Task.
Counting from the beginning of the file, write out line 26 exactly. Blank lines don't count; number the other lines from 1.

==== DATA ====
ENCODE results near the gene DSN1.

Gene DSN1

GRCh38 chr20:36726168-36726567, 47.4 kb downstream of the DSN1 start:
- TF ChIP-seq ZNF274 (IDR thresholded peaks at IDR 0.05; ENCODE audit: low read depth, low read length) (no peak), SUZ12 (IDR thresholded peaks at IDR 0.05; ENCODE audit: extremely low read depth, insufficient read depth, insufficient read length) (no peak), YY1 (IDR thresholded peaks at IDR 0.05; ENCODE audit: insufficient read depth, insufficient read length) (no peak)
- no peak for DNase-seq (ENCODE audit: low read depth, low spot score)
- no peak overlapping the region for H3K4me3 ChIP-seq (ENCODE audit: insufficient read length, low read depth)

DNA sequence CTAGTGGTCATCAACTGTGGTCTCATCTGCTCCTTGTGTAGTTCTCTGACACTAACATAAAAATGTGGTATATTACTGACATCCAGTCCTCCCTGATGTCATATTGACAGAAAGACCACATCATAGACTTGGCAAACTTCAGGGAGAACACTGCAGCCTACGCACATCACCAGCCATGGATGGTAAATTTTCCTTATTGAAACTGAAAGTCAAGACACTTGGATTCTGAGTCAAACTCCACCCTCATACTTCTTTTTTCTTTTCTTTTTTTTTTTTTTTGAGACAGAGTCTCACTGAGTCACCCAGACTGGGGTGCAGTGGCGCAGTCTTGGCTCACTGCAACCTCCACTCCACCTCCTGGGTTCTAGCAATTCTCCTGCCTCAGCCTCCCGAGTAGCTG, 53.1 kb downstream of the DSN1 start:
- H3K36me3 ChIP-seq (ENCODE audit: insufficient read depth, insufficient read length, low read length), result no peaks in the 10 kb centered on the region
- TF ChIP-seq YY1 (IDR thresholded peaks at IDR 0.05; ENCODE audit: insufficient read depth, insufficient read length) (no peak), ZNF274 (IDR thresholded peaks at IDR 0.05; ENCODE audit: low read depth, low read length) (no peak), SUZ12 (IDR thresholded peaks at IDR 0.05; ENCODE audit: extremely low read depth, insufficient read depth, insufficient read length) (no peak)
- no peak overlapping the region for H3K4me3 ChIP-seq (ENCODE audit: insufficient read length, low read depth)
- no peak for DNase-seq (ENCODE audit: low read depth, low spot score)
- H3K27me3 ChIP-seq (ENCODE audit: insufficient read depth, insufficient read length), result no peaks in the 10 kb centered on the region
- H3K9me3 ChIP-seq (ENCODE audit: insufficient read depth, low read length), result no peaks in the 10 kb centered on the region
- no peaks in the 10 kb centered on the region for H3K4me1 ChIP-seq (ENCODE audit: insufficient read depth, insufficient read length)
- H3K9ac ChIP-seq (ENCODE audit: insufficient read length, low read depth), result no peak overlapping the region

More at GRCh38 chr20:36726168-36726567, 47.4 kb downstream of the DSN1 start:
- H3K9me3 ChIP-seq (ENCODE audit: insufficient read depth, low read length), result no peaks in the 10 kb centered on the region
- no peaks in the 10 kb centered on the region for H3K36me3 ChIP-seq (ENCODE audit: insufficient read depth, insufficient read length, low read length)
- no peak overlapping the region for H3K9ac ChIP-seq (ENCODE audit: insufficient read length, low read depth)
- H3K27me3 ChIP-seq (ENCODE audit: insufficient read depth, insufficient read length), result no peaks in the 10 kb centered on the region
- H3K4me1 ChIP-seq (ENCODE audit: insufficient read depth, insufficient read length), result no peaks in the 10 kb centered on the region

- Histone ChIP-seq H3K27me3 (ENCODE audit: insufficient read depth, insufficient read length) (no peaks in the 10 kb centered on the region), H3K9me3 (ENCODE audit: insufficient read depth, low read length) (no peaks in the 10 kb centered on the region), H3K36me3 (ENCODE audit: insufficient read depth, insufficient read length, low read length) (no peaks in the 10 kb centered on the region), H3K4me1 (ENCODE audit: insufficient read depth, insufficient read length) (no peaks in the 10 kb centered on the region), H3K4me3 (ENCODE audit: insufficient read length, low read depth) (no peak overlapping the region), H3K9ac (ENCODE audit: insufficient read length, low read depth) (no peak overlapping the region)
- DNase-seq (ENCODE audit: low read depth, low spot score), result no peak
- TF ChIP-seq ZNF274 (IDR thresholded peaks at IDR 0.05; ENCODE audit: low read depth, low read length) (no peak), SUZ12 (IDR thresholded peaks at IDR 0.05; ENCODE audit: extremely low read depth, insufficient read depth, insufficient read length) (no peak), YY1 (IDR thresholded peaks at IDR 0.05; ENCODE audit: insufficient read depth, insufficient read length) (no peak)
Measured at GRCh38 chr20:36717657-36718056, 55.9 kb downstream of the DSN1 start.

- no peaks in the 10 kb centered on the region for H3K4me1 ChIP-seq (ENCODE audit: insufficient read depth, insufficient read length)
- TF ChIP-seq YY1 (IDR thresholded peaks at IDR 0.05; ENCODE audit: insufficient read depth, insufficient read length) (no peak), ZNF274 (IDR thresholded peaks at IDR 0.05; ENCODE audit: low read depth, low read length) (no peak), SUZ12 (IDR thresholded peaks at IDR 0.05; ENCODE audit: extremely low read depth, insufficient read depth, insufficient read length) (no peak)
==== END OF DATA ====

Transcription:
- no peaks in the 10 kb centered on the region for H3K4me1 ChIP-seq (ENCODE audit: insufficient read depth, insufficient read length)